On February 13th, during the first of two hearings on HB 2800, Kitzhaber sounded like a staffer for the CRC project. He rattled off all the talking points one by one and painted a picture for lawmakers of dire urgency if the project fails to move forward immediately.

“We must seize this opportunity to get a huge return on investment in Oregon’s future,” he said, “It’s time to build a bridge.” Kitzhaber said the project is “construction ready” (even though CRC staff themselves say it’s only at a 30% design) and that it will, “Increase mobility” and “Fix one of the worst bottlenecks of any highway system in the U.S.”

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CRC set for likely House vote this Monday

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Artist’s rendering of the project

HB 2800, the bill that will give a green light (at least on the Oregon side) to the Columbia River Crossing I-5 freeway expansion project, will likely be voted on by the Oregon House when they convene at 11:00 am on Monday (2/25).

After years of what has felt like very slow progress, the project has flown through the legislative process this session. It’s clear that Governor Kitzhaber — who was opposed to massive highway expansion projects during his former stint as Governor, but for some reason this time around he’s become a champion of the largest freeway expansion in Oregon history — has seized the opportunity of having a Democratic majority in both the House and the Senate.

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Legislative committee votes to move forward on CRC project

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CRC hearing in Salem-6

Committee Co-Chair Tobias Read listens to testimony.
(Photos © J. Maus/BikePortland)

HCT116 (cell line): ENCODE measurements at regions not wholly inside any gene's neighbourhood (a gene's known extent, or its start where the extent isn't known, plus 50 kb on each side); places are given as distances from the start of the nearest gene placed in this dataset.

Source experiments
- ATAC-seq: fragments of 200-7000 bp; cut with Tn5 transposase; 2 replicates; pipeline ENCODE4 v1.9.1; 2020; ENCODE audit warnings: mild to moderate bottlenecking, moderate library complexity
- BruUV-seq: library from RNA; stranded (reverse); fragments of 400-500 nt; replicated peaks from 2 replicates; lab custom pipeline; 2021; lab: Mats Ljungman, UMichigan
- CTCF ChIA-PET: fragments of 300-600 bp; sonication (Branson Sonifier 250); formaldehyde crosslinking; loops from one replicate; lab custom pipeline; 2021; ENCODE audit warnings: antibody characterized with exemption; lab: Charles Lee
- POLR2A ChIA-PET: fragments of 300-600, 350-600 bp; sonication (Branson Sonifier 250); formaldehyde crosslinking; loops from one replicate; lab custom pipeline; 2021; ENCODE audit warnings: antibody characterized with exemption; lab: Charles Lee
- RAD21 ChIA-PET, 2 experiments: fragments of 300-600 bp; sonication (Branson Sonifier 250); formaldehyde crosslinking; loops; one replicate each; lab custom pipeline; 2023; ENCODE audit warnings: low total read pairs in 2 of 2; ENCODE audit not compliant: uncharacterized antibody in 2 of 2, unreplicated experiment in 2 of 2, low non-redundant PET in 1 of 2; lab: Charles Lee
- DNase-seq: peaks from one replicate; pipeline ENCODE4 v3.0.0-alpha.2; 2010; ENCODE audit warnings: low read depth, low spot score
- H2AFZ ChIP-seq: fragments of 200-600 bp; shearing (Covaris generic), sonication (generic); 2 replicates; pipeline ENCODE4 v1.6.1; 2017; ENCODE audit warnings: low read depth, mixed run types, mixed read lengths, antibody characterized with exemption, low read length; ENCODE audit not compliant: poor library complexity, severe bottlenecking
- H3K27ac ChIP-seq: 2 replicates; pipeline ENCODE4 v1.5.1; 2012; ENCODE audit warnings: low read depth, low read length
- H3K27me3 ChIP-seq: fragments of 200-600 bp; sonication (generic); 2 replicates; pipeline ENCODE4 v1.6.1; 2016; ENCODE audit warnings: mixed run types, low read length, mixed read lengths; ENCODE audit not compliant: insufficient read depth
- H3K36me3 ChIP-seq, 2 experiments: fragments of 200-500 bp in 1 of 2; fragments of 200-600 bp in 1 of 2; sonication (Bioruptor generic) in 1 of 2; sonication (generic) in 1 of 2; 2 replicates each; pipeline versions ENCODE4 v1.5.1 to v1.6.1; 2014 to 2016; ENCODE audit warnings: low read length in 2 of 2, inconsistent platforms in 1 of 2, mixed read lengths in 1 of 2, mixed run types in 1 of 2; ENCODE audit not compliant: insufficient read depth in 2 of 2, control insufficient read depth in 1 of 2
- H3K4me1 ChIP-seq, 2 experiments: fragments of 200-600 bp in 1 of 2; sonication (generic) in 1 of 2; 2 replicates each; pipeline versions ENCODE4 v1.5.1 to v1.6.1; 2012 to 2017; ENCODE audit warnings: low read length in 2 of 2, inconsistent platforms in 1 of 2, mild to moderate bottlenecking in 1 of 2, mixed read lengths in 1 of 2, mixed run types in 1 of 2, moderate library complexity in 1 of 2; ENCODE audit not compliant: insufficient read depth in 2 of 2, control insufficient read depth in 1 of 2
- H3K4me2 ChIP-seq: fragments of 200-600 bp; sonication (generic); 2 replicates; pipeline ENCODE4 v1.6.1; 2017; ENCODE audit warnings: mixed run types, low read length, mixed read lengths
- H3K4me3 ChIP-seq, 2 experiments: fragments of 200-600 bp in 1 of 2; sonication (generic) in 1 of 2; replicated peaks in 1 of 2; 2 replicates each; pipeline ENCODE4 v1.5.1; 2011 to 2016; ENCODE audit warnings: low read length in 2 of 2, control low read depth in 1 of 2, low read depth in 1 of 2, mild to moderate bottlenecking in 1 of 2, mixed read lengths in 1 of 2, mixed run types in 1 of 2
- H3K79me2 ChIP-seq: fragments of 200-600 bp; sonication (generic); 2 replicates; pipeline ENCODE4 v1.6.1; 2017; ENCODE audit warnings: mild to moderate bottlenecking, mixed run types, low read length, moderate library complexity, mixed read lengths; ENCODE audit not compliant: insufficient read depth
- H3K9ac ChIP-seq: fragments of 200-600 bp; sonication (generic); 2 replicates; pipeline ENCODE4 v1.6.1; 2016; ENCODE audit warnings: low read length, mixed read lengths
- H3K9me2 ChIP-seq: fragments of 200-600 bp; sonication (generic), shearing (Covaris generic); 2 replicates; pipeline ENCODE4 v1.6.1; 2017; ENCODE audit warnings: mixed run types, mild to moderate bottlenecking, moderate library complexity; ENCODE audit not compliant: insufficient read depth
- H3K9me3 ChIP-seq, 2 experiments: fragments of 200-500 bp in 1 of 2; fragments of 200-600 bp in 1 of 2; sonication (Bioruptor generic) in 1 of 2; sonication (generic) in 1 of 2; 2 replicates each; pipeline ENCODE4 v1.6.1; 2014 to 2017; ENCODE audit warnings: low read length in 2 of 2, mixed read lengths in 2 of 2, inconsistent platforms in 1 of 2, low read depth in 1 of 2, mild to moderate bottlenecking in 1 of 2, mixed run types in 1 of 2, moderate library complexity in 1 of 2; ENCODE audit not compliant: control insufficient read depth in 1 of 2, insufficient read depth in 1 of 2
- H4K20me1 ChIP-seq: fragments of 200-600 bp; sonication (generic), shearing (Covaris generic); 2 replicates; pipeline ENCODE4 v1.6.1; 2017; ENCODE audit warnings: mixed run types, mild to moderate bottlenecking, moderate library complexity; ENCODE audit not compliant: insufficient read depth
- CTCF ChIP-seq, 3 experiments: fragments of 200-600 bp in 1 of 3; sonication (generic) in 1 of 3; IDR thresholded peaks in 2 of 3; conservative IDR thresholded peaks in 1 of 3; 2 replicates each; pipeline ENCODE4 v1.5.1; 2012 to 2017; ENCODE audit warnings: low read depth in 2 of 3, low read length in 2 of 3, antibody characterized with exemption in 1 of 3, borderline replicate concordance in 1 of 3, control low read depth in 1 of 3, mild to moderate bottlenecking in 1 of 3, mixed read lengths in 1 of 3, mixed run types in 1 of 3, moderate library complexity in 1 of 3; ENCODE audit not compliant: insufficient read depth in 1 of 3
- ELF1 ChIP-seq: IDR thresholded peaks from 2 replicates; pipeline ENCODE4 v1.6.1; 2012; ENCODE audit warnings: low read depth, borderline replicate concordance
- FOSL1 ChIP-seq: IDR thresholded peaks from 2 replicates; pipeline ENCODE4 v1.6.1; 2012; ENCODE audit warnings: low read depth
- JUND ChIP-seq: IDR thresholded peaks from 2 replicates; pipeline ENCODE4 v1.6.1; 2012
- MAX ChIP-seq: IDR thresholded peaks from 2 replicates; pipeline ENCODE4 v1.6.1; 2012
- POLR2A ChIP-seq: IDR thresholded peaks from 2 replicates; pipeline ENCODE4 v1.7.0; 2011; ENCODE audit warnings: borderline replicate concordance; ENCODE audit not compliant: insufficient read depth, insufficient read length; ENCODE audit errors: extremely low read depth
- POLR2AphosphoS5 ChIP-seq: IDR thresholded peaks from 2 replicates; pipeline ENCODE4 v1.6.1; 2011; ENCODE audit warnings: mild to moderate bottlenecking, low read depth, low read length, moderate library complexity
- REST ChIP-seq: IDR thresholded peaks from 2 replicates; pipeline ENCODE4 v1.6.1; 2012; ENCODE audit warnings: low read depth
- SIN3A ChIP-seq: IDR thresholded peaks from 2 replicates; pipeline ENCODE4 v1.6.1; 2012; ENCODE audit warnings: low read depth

The Columbia River Crossing project took a step forward in Salem on Monday. After hearing nearly four hours of testimony for the second week in a row, a joint legislative committee voted 14-2 (see votes below) in favor of HB 2800 — a bill that “declares that it is in the state’s interest” to undertake the project.

While an opposition rallied against the bill, it was pushed through so quickly and decisively by the legislative power structure that those against it never really had a chance. In today’s marathon hearing, numerous labor union reps and business interest groups lined up to testify in support of the bill and the project. There were many of smiles and handshakes inside and outside the hearing room before the hearing even began. It was clear many of the movers and shakers had already counted votes and the public testimony would be a mere formality.

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Activists see Monday hearing as last chance to stop CRC bill

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Anti 12-lane CRC Ride-6

Scene from a 2009 anti-CRC rally.
(Photo © J. Maus/BikePortland)

House Bill 2800 — and in some ways the future of Columbia River Crossing project — is up for another hearing at the state capitol on Monday. Activists against the project, who packed hearing rooms this past Monday, hope for a repeat performance in order to “make sure the narrative remains on our side.”

Others see Monday’s hearing as a “last chance” effort to stop the bill. If passed, HB 2800 would declare that it’s in Oregon’s state interest to fund and move forward with the project. The bill would free up the bonding and tolling authority necessary so the state can come up with its share — $450 million — of the project’s $3.6 billion price tag. But critics call the bill a “blank check” that unleashes a series of scary financial obligations.